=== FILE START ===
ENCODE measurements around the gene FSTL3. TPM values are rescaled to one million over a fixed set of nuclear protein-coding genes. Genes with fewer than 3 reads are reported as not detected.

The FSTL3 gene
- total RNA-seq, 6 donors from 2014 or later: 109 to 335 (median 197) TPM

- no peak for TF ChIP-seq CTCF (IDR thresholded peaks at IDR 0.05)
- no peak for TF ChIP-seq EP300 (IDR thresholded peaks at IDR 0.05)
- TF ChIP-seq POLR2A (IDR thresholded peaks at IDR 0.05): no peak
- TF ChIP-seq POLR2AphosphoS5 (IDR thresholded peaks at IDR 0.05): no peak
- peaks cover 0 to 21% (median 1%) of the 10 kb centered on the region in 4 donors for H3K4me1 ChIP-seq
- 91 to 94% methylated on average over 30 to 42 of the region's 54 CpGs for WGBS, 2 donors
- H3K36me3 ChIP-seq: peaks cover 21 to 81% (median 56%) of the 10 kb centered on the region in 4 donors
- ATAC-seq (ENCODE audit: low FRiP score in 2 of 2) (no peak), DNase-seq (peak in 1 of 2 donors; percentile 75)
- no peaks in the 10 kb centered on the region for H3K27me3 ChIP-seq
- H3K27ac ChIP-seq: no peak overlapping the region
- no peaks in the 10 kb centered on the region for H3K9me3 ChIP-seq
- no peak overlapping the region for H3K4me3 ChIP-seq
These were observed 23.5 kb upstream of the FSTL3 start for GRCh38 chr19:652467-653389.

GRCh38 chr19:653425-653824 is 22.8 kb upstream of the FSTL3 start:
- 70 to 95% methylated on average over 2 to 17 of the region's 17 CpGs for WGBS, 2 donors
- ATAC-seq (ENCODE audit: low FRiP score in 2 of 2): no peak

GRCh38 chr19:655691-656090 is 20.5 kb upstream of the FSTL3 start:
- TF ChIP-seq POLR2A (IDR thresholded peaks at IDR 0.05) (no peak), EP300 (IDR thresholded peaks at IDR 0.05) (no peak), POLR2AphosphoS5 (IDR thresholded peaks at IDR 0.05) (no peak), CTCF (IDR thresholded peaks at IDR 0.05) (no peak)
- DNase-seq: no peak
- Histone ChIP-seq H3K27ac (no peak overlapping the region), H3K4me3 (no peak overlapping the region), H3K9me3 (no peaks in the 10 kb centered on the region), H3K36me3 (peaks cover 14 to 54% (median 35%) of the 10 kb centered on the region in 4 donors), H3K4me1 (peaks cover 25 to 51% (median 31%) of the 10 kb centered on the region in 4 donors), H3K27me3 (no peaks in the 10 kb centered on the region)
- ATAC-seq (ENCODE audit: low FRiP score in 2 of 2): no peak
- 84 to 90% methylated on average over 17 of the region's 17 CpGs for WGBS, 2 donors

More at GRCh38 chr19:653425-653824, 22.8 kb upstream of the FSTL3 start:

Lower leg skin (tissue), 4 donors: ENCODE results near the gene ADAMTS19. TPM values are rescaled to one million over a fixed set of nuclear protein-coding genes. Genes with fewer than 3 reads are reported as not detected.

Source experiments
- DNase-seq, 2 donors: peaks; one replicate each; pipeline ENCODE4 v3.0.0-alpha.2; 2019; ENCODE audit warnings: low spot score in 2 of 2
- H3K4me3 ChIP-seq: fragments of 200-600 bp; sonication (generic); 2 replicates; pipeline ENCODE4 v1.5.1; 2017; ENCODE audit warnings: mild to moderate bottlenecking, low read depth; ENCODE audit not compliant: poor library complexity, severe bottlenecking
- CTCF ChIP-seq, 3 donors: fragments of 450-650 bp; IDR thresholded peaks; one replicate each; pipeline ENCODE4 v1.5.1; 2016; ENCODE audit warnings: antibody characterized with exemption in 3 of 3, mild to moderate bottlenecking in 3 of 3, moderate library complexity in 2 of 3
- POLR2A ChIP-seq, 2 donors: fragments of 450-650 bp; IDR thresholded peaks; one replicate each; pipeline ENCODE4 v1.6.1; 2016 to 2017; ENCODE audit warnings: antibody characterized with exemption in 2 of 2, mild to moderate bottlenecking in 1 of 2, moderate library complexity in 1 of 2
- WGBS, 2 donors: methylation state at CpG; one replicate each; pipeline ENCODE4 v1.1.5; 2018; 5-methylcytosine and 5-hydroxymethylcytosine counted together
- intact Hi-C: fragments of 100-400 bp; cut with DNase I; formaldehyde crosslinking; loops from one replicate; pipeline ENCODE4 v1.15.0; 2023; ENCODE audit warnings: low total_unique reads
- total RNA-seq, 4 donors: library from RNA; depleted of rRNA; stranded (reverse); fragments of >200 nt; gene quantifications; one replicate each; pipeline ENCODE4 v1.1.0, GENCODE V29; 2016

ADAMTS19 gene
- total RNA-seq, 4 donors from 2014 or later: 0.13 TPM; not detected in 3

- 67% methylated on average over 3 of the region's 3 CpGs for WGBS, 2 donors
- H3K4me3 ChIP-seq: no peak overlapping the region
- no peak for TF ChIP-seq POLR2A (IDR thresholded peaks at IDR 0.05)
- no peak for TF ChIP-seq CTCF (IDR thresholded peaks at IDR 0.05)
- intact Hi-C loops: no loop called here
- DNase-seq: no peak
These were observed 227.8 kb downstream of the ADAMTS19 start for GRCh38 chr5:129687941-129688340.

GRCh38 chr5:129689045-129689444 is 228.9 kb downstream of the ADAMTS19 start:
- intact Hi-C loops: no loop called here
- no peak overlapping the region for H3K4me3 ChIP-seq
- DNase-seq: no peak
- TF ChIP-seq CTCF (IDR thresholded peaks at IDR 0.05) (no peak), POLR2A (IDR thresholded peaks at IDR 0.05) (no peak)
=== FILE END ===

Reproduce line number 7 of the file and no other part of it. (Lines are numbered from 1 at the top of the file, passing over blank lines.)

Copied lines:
- TF ChIP-seq POLR2AphosphoS5 (IDR thresholded peaks at IDR 0.05): no peak